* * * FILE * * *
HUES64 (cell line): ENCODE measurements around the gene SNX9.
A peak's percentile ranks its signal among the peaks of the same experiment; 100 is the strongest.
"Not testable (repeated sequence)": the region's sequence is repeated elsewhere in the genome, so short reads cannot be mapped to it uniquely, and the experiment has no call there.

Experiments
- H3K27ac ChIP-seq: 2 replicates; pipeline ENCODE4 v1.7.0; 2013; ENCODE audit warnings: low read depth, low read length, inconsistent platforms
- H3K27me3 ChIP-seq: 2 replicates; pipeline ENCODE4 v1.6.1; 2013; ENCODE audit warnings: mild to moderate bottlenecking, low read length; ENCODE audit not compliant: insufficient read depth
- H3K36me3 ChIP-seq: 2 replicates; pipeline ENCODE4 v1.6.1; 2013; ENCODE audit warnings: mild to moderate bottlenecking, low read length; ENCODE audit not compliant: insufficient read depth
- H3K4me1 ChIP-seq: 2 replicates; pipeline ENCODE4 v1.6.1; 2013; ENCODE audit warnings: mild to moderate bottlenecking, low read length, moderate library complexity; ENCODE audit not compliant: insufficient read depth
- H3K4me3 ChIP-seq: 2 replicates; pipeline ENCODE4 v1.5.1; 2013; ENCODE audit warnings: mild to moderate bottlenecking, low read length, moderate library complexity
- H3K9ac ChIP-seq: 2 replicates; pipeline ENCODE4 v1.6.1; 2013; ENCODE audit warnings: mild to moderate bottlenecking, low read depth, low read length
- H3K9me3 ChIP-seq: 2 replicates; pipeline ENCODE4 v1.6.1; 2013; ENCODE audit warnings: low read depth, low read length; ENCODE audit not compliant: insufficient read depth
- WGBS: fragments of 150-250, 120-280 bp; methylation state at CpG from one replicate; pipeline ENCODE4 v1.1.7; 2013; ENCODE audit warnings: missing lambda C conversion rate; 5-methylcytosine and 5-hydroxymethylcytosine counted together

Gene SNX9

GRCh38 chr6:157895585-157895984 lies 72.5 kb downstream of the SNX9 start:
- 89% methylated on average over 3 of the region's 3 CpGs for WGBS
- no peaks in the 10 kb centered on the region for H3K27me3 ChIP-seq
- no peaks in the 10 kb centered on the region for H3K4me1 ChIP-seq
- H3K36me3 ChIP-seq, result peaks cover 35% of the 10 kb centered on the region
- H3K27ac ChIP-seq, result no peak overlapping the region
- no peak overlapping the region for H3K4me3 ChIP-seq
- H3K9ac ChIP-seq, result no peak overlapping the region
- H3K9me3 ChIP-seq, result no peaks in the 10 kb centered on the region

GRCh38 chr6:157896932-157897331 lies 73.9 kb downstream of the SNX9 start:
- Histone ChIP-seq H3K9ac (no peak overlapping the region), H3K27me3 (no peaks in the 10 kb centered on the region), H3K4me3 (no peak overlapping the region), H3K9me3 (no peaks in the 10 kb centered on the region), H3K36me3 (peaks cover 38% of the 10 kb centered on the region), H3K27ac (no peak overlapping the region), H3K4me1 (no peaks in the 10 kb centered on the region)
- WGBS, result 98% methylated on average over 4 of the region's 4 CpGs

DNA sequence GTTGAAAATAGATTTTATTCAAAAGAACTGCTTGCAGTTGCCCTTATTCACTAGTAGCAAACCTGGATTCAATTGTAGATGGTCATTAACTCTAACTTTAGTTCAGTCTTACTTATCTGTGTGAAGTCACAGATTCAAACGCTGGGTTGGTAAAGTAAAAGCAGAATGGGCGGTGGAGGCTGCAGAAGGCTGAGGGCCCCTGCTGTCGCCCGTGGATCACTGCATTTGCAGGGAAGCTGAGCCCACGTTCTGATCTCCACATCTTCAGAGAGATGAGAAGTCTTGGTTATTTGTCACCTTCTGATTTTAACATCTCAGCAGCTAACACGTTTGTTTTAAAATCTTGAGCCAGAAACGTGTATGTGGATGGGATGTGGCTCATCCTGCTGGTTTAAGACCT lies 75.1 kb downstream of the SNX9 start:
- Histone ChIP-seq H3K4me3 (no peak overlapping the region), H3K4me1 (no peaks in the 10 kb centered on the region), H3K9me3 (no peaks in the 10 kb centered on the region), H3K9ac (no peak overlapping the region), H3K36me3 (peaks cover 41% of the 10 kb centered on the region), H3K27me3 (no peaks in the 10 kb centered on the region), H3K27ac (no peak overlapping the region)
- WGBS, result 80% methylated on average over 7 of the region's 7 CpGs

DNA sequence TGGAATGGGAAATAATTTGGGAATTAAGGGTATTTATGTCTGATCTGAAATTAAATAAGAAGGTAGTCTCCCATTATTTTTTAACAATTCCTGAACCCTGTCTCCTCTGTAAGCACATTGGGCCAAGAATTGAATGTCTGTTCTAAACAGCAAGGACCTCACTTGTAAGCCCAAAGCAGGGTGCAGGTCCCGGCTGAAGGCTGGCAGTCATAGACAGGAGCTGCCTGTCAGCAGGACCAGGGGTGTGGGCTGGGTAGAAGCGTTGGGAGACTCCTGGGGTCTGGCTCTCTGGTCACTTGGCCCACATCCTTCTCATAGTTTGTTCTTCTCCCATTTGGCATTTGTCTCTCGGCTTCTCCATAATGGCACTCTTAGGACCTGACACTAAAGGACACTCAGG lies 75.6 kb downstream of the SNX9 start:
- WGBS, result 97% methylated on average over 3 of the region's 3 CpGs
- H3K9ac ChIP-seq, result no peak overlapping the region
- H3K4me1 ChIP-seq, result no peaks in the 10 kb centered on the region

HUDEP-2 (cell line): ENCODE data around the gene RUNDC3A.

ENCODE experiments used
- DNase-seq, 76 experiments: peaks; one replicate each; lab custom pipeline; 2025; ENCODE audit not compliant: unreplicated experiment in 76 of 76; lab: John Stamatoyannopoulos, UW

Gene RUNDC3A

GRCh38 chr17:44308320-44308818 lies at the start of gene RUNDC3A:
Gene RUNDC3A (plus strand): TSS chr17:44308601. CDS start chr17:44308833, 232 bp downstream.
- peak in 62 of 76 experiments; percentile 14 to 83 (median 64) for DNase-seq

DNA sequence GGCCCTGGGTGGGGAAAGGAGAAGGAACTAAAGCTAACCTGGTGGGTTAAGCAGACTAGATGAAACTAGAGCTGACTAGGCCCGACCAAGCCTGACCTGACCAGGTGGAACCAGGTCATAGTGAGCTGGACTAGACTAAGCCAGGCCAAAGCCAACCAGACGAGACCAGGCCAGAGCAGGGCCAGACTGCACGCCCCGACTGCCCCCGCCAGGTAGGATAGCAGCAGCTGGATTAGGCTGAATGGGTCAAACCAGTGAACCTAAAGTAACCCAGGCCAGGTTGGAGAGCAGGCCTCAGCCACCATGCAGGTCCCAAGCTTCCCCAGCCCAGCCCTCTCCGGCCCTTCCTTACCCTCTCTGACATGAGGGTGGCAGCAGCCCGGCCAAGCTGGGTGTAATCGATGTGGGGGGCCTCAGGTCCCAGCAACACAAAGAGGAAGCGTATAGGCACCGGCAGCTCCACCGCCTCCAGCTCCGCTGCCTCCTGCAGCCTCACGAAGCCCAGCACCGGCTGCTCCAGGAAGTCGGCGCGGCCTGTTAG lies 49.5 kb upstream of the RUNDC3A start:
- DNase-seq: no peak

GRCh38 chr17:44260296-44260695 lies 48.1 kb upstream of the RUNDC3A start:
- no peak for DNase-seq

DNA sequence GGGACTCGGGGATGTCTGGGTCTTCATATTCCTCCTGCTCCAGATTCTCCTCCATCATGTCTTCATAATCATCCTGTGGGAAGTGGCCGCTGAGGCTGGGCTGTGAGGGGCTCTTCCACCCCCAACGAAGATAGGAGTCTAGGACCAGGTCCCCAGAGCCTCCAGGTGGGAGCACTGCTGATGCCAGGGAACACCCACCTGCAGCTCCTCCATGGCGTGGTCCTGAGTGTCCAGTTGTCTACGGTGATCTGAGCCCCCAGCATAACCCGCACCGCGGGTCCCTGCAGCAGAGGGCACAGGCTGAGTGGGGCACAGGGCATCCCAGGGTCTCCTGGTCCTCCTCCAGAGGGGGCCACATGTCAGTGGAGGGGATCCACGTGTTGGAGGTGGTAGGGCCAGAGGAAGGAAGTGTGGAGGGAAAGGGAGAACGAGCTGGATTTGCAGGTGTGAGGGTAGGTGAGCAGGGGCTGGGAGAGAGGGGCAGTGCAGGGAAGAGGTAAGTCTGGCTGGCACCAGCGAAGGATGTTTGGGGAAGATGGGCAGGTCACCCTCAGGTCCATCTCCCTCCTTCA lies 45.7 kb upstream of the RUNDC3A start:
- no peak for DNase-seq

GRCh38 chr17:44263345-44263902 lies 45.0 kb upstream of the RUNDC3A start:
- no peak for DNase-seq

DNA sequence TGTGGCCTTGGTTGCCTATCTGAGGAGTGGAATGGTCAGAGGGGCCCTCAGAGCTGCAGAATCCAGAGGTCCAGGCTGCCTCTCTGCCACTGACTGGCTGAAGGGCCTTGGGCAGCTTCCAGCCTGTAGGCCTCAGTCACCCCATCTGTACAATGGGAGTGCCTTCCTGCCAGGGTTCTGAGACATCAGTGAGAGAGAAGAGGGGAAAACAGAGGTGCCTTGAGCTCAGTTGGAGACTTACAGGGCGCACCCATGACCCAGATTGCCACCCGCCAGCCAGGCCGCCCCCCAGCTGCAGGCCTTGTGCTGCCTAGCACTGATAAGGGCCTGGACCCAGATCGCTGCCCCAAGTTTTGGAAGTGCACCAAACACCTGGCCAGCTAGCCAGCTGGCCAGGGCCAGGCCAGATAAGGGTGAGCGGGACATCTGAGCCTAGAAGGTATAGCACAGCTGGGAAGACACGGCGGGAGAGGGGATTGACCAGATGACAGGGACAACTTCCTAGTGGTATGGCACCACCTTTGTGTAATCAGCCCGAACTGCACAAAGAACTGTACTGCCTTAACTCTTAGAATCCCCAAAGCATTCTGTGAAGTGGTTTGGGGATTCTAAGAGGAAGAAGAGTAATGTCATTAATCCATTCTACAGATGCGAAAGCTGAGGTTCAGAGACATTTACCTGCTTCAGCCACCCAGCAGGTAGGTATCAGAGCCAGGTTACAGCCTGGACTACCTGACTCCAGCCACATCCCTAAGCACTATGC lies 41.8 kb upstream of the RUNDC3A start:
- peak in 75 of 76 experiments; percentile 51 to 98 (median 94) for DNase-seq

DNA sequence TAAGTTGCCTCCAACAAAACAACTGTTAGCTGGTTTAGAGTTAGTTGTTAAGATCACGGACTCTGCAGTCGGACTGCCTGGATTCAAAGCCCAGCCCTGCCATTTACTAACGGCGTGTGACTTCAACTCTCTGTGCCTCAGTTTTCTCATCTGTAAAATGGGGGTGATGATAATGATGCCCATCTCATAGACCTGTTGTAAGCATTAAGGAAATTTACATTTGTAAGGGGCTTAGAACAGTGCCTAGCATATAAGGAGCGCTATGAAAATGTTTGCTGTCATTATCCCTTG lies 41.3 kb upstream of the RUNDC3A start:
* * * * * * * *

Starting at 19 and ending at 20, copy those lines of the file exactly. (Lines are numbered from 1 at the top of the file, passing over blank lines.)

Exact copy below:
- H3K27ac ChIP-seq, result no peak overlapping the region
- no peak overlapping the region for H3K4me3 ChIP-seq